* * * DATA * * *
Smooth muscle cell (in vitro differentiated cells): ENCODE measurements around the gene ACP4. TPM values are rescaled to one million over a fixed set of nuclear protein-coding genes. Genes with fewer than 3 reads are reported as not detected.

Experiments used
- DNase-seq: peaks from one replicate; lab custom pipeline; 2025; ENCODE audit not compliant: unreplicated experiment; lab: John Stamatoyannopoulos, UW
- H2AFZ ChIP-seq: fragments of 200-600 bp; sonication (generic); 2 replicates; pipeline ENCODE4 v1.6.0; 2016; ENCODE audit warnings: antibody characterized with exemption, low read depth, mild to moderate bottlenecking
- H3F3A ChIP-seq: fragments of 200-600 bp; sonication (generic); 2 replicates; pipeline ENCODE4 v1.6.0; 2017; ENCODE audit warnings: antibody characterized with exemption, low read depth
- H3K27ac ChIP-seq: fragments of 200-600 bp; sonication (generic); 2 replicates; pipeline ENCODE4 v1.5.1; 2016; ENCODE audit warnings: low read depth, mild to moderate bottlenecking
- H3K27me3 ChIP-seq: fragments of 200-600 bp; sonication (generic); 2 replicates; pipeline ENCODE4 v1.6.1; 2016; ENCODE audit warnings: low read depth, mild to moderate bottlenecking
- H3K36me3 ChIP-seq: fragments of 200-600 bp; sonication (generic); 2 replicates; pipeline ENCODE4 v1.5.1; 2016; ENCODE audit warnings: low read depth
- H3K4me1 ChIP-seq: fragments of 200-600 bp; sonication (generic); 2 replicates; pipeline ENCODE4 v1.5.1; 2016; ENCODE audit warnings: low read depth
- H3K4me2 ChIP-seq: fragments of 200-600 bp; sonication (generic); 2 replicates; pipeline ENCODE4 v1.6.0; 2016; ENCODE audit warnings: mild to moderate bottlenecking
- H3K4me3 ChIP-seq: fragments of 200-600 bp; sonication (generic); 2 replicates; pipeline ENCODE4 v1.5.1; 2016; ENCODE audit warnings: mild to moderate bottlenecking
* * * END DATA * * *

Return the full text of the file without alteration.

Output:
Smooth muscle cell (in vitro differentiated cells): ENCODE measurements around the gene ACP4. TPM values are rescaled to one million over a fixed set of nuclear protein-coding genes. Genes with fewer than 3 reads are reported as not detected.

Experiments used
- DNase-seq: peaks from one replicate; lab custom pipeline; 2025; ENCODE audit not compliant: unreplicated experiment; lab: John Stamatoyannopoulos, UW
- H2AFZ ChIP-seq: fragments of 200-600 bp; sonication (generic); 2 replicates; pipeline ENCODE4 v1.6.0; 2016; ENCODE audit warnings: antibody characterized with exemption, low read depth, mild to moderate bottlenecking
- H3F3A ChIP-seq: fragments of 200-600 bp; sonication (generic); 2 replicates; pipeline ENCODE4 v1.6.0; 2017; ENCODE audit warnings: antibody characterized with exemption, low read depth
- H3K27ac ChIP-seq: fragments of 200-600 bp; sonication (generic); 2 replicates; pipeline ENCODE4 v1.5.1; 2016; ENCODE audit warnings: low read depth, mild to moderate bottlenecking
- H3K27me3 ChIP-seq: fragments of 200-600 bp; sonication (generic); 2 replicates; pipeline ENCODE4 v1.6.1; 2016; ENCODE audit warnings: low read depth, mild to moderate bottlenecking
- H3K36me3 ChIP-seq: fragments of 200-600 bp; sonication (generic); 2 replicates; pipeline ENCODE4 v1.5.1; 2016; ENCODE audit warnings: low read depth
- H3K4me1 ChIP-seq: fragments of 200-600 bp; sonication (generic); 2 replicates; pipeline ENCODE4 v1.5.1; 2016; ENCODE audit warnings: low read depth
- H3K4me2 ChIP-seq: fragments of 200-600 bp; sonication (generic); 2 replicates; pipeline ENCODE4 v1.6.0; 2016; ENCODE audit warnings: mild to moderate bottlenecking
- H3K4me3 ChIP-seq: fragments of 200-600 bp; sonication (generic); 2 replicates; pipeline ENCODE4 v1.5.1; 2016; ENCODE audit warnings: mild to moderate bottlenecking